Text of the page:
To create his chorus, Legge turned to Wilhelm Pitz, then chorus master of the Bayreuth Festival. Between the first rehearsal in February 1957 and first concert there was a long period of preparation during which Pitz rehearsed the Chorus in not only the scheduled Beethoven but also in choral passages from Wagner’s Die Meistersinger von Nürnberg. From that preparatory work emerged a chorus unique for its blend of British choral tradition and German musical training and discipline, and for a dramatic quality found more typically in opera than in a symphony chorus. The full yet homogeneous and professionally disciplined sound immediately attracted critical notice.
When Legge relinquished management in 1964, the re-formed New Philharmonia Chorus became a self-governing body independent of the Philharmonia Orchestra with a Council of Management of twelve Directors elected by the members, a system of governance which remains in place today. The first concert of both New Philharmonia Orchestra and New Philharmonia Chorus took place on 27 October 1964, a performance of Beethoven’s Ninth Symphony again conducted by Klemperer. In succeeding years the Chorus performed and recorded works with further renowned conductors: Lorin Maazel, George Szell, Daniel Barenboim and Rafael Frühbeck de Burgos (notable recordings of Mendelssohn’s Elijah, Orff’s Carmina Burana and Haydn's Die Schöpfung), and further collaborations with Walton, Benjamin Britten conducting his Spring Symphony, and a landmark performance, later released on LP and then CD, and of Britten’s War Requiem conducted by Giulini, with Britten himself conducting the chamber ensemble.
On his retirement in 1971, Wilhelm Pitz was succeeded as Chorus Master by Walter Hagen-Groll (from the Deutsche Oper of West Berlin), in 1975 by Norbert Balatsch (chorus master of both Vienna Staatsoper and Bayreuth Festival), in 1980 by Heinz Mende (former chorus master of the Chor des Bayerischen Rundfunks in Munich), and then in 1984 by Horst Neumann (chorus master of the Rundfunkchor Leipzig).
On 1 September 1977 the Chorus was able to take back its former name, Philharmonia Chorus, and later the same month gave two performances of Mahler’s Eighth Symphony in Belgium with the similarly reinstated Philharmonia Orchestra under Michael Tilson Thomas.
These years saw the Chorus tour widely throughout Europe: several staged operas in the Roman Théâtre Antique d’Orange, Haydn’s Die Schöpfung in Parisand London to celebrate the UK’s entry into the EEC in 1973, Handel’s Judas Maccabeus with Sir Charles Mackerras at Teatro alla ScalaMilan in 1980 followed a few years later by a second appearance at La Scala in Bach’s B minor Mass under Giulini. A 1979 recording of Mozart’s Requiem with the Philharmonia Orchestra conducted by Giulini won the 1981 Grammy Award for Best Choral Performance.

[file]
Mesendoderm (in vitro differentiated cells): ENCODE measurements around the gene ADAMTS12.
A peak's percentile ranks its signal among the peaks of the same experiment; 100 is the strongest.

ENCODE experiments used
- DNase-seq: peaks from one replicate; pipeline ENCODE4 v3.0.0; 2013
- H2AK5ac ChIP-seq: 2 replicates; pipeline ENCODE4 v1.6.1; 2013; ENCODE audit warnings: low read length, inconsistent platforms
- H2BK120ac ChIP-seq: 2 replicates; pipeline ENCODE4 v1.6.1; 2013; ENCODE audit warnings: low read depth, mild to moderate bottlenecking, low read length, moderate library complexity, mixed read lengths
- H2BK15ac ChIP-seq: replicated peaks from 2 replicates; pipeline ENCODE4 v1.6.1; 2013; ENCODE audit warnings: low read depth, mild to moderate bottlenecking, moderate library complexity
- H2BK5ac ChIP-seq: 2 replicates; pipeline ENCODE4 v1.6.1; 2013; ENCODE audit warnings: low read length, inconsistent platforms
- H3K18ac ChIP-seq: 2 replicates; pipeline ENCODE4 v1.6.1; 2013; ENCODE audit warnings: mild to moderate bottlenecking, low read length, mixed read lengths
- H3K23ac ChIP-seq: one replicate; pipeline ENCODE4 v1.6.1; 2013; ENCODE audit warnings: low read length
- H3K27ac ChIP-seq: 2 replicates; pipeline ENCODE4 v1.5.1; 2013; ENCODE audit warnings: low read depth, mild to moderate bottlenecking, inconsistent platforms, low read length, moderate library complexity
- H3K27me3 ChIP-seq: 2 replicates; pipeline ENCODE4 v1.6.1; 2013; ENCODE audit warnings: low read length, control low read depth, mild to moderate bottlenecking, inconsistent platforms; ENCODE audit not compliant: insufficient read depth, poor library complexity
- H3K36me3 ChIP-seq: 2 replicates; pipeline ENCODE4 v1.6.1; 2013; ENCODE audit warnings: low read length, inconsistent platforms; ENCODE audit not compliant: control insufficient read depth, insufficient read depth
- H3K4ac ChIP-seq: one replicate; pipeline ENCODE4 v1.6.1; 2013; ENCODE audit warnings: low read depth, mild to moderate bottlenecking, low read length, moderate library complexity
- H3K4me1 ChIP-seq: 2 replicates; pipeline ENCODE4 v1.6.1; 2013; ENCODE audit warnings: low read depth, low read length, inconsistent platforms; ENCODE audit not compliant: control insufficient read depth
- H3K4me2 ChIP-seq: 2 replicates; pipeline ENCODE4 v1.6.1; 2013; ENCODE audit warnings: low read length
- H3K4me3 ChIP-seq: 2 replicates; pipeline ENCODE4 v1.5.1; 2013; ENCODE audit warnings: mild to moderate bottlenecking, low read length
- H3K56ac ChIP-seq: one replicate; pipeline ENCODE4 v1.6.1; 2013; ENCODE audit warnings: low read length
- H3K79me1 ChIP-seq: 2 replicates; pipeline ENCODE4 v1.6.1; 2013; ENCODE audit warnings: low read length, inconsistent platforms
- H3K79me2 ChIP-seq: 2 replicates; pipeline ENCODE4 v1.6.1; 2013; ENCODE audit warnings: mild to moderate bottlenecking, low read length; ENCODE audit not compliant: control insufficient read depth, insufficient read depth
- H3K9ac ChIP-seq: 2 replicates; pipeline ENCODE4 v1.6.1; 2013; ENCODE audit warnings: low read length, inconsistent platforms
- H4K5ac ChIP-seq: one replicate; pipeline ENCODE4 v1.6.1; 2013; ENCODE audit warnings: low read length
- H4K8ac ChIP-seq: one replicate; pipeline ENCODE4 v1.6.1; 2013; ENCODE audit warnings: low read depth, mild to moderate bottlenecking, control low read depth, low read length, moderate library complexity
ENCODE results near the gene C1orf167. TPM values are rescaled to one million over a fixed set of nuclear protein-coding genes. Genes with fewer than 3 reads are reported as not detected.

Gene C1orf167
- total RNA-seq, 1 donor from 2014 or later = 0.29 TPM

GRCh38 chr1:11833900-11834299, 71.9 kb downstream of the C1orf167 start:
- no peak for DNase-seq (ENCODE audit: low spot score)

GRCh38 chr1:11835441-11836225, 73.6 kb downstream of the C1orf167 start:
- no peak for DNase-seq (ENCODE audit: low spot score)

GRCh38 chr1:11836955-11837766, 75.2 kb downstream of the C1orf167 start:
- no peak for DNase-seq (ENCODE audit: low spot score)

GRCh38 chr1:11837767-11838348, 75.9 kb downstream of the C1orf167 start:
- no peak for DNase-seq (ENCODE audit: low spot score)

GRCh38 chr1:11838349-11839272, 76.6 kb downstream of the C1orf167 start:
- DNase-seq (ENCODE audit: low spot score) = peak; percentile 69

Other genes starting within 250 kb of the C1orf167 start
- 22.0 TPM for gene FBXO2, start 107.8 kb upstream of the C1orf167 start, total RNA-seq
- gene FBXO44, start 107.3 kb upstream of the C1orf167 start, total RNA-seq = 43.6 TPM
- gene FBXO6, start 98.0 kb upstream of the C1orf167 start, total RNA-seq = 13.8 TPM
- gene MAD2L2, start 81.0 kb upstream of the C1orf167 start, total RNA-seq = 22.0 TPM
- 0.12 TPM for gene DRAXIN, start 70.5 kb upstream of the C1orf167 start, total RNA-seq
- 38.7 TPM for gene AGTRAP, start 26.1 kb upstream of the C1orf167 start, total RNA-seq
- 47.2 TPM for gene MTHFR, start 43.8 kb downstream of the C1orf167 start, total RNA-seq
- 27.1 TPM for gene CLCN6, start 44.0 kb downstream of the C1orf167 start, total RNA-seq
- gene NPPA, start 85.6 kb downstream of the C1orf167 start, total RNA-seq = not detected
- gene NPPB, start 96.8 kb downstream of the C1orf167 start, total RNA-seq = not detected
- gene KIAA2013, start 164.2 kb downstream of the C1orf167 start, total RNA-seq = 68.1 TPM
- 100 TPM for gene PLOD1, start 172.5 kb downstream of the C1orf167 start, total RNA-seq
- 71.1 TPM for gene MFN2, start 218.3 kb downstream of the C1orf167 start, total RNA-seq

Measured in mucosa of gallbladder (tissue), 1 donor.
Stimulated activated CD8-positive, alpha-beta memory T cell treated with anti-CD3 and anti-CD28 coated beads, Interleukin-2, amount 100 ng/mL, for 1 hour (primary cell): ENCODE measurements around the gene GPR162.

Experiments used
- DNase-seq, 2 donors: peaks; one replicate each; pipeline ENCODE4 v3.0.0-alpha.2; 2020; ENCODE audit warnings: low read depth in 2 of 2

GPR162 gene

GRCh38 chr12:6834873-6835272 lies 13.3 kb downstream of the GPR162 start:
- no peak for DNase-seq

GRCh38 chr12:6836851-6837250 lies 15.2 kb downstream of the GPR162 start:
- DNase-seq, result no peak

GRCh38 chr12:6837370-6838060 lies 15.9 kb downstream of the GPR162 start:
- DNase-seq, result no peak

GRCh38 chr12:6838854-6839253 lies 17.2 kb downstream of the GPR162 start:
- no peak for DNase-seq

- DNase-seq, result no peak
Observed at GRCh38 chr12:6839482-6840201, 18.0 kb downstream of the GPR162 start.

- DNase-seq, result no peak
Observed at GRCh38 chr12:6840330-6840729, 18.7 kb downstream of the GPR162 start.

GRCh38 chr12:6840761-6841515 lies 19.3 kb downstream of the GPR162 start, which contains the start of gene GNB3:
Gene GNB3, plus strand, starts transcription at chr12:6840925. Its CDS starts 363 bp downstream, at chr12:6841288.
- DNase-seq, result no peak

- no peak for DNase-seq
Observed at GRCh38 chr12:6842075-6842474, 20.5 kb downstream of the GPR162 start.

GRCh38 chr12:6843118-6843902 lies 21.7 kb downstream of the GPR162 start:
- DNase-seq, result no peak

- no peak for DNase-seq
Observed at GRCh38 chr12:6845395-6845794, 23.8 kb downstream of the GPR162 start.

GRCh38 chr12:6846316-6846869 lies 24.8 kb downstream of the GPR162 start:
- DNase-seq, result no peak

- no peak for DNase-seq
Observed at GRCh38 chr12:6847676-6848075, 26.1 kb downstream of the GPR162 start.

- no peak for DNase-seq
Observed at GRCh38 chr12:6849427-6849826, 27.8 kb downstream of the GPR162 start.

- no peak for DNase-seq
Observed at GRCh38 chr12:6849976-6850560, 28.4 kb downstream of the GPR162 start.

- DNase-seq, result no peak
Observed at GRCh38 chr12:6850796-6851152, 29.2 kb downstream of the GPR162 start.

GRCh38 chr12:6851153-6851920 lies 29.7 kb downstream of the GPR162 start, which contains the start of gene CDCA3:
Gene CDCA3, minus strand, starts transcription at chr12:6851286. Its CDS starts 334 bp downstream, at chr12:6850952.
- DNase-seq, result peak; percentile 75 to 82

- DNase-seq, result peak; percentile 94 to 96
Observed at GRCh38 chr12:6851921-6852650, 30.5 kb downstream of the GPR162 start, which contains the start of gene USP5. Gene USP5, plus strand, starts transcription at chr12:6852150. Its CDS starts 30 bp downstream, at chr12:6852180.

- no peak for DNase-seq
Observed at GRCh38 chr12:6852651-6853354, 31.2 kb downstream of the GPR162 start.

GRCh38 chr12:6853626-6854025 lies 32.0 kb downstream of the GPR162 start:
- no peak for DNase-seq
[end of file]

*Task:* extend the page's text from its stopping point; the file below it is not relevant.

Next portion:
In the UK there were engagements with Riccardo Muti, Sir Georg Solti, Lovro von Matačić, Giuseppe Sinopoli (appointed Principal Conductor of the Philharmonia Orchestra in 1984 and with whom the Chorus appeared in Parma and Taormina), Kurt Sanderling (including the Chorus' second recording of Beethoven's Ninth Symphony), Sir Andrew Davis, Seiji Ozawa, Vladimir Ashkenazy, Bernard Haitink, Charles Dutoit, and in 1980 the Chorus's first appearance at the Royal Opera House Covent Garden in a performance of Verdi’s Requiem at the Rudolf Kempe Memorial Concert. A second appearance in the same House six years later in Britten’s War Requiem with the City of Birmingham Symphony Orchestra conducted by Sir Simon Rattle was a Memorial Concert for Sir Peter Pears. These years also saw the Chorus appearing regularly in the UK outside London with notable visits to Cardiff, Brighton, Nottingham, Derby, Cheltenham, Cambridge and Aldeburgh. At Aldeburgh the Chorus gave the world première in 1985 of Britten's unfinished final composition Praise We Great Men, with the Philharmonia Orchestra under Mstislav Rostropovich, and three years later took part in a semi-staged performance of Britten's Paul Bunyan.Two years later in 1988 a particular honour was paid the Chorus: an invitation to perform in Mahler’s Eighth Symphony in Amsterdam’s Concertgebouw to mark the 100th Anniversary of the Concertgebouw Orchestra and concert hall, the hall’s re-opening after renovations, and Bernard Haitink’s last concerts as chief conductor of the Concertgebouw Orchestra.
In 1992 David Hill became Chorus Master and Artistic Director. Director of Music at Westminster Cathedral and later at Winchester Cathedral, he was the first Briton to hold the post. He was succeeded by Robert Dean, formerly Head of Music at Scottish Opera and Professor of Singing at the Guildhall School of Music & Drama, in 1998. In these years the Chorus performed Rachmaninov’s Vespers in Westminster and Winchester Cathedrals and recorded it, accompanied Luciano Pavarotti “in the Park” and at Leeds Castle, remixed Beatles numbers, and performed before HM The Queen for the 50th Anniversary of VE Day. At London's Royal Festival Hall, its traditional home, the Chorus appeared regularly with Claus Peter Flor and the Philharmonia Orchestra's then Principal Guest Conductor, Leonard Slatkin.